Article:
Afloat on the endless news tide
This episode of Recovery is brought to you by second bananas. Ed McMahon knew he was one, but I'll bet Farrah Fawcett would have been surprised how things worked out. (What, too soon?)
There's an application just launching into beta called thisMoment, and I've had a tab open for it all week in hope that I'll catch some quiet time to try it out. Harry McCracken at Technologizer got there first, and he describes it as "part social network, part media sharing site, and part Facebook application."
It looks a little like some of the Digital Past to Digital Presence projects I saw last winter at Microsoft Research. ThisMoment -- again, I'm going by Harry's description, but you will encounter no finer tech observer anywhere -- is based around photos and videos (yours and other people's), which one tags, annotates and shares with others. You could work up something semi-private, like a collection of images and memories in the wake of a family reunion, or you could cast your lot with everyone else who went to Bonnaroo and recreate that larger experience, minus the $5 bottles of water.
A lovely idea. So what would it look like if we put the last week in there? Not just the Michael Jackson stuff -- there's already plenty -- but the whole thing and what the shared experience was.
Because we've sure got video -- Neda bleeding out, the Thriller video, Ed McMahon laughing at the Johnny Carson's "Carnac the Magnificent" routines, the crowds gathering in front of the UCLA Med Center and the Apollo, Mark Sanford's unendurably awkward press conference. We've got pictures -- Farrah in that red swimsuit, Michael Jackson's evolution from adorable kid to good-looking guy to monstrosity, all the avatars and icons that turned green in support of Iran's protesters.
And good grief, have we got annotation and tags. All week long, Twitter and Facebook have been providing their acolytes with the sense of bobbing on a great sea of humanity. Events splash in and ripple. Odd things come to the surface. Weird rumors stink in the sun like kelp (seriously, people, Jeff Goldblum did not fall off a cliff; stop making stuff up). The tide undulates -- Michael Jackson's a punchline, Michael Jackson's a tragic figure, Michael Jackson's the top artist today on blip.fm and BitTorrent; Sanford's a weirdo, Sanford's a liar and a hypocrite, Sanford didn't deserve the humiliation of having his love letters read out in public. And strange, mythical creatures float by: A mourning Lisa Marie Presley posts to her blog with an angry, sincere glimpse at that strange marriage to that strange man.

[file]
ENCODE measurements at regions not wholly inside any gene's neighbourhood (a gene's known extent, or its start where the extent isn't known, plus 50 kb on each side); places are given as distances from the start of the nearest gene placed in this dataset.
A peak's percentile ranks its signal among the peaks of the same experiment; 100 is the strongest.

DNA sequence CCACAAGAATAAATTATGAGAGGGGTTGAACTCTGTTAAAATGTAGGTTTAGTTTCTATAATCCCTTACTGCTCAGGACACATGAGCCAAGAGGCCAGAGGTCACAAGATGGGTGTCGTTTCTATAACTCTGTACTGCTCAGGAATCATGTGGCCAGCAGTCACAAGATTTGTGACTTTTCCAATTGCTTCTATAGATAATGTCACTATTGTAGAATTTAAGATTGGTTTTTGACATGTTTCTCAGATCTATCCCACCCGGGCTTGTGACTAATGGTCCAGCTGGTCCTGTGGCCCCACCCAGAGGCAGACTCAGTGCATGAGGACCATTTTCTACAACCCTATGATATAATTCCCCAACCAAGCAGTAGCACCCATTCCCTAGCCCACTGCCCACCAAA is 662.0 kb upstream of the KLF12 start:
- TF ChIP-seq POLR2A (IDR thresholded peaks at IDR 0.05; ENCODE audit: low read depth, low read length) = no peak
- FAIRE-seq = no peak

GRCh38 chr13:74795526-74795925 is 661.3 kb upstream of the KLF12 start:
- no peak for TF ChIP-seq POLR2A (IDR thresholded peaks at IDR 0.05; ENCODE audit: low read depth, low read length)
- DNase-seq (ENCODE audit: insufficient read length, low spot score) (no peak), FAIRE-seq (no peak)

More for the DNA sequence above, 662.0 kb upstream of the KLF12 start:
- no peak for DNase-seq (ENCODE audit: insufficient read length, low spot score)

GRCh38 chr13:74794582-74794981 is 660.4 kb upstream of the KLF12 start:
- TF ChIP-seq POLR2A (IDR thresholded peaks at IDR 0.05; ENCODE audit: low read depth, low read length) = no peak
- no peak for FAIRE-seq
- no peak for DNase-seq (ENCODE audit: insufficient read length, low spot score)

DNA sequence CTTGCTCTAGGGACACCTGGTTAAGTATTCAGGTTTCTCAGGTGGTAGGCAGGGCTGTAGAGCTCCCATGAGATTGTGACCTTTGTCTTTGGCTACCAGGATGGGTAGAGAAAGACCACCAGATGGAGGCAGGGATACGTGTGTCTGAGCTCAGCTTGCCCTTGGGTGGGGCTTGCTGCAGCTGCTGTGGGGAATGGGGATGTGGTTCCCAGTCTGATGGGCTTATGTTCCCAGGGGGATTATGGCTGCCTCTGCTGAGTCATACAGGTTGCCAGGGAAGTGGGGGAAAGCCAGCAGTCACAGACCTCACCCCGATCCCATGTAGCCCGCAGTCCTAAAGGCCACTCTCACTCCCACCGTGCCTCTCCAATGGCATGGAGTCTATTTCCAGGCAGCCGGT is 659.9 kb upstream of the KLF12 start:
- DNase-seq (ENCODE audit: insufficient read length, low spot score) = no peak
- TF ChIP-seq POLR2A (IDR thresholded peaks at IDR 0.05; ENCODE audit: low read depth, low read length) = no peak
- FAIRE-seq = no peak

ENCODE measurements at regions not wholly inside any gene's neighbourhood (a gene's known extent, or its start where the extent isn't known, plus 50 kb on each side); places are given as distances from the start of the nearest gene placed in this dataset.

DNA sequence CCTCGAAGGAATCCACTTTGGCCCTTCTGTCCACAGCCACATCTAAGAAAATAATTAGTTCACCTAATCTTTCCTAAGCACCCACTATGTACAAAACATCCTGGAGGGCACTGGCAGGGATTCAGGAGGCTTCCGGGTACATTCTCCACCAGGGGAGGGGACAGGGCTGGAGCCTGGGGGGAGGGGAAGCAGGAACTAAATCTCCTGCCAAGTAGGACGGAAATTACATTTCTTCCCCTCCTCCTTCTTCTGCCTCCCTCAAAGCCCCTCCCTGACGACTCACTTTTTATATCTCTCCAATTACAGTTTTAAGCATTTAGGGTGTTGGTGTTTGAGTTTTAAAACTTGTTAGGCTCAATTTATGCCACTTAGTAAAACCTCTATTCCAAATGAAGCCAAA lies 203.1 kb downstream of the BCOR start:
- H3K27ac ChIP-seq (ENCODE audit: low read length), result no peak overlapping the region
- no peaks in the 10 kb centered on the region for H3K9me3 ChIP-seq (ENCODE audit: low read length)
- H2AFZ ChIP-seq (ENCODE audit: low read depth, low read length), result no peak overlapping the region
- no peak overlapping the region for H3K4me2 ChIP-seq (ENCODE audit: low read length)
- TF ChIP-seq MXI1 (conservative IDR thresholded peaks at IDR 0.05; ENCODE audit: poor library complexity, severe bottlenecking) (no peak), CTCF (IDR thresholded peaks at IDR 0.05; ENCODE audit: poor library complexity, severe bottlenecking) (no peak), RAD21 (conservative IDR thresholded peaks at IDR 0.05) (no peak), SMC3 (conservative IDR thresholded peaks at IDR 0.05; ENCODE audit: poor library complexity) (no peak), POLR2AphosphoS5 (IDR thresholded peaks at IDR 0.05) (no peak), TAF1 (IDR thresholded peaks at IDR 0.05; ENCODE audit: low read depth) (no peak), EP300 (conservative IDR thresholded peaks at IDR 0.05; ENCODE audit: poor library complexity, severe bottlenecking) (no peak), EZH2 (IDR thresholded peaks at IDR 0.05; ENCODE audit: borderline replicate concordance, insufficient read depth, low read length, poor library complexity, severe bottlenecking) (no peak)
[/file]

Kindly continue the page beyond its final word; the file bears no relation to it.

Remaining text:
All this has happened before, of course. Stuff transpires, and we rush to the virtual barricades. But this week felt different, because there was simply no letup. We were one big real-time sea of reaction and information trafficking. And a remarkable portion of the news was stuff we broke ourselves: TMZ was, ironically, perhaps the most "mainstream" of the leaders on each of this week's big stories.
In fact, that may be the most important takeaway of all. TMZ had the drop on the Michael Jackson story, but a lot of people -- me included -- waited for the LA Times to make it official. Well, turns out TMZ and Harvey "People's Court" Levin had their facts straight and did fine work following the trail -- and, like the sources following Iran and the week's other events, it never stopped coming, with new sources picking up the thread as others stepped offline for whatever reason. There was no "news cycle"; there was only news, compiled iteratively as facts could be acquired.
In contrast, some of our more mainstream news outlets couldn't be bothered to show up as news broke over the weekend (I'm looking at you, MSNBC). Accuracy and reliability for online news sources is trending up, while non-online sources are dropping the ball repeatedly. At some point, these trend lines will cross. That time just might be now. (And how ironic that MSNBC, originally the child of a tech firm and a communications giant, is the symbol of the old system's fall.)
I'm not claiming that Twitter is your new BBC, or even your new Jon Stewart. As a press colleague put it the other day, Twitter is a source of news tips, not news. But something in the sea of online information changed this week. Mark the waterline. You'll want to remember it later. "This moment," indeed.
Let your geek flag fly and have a great weekend.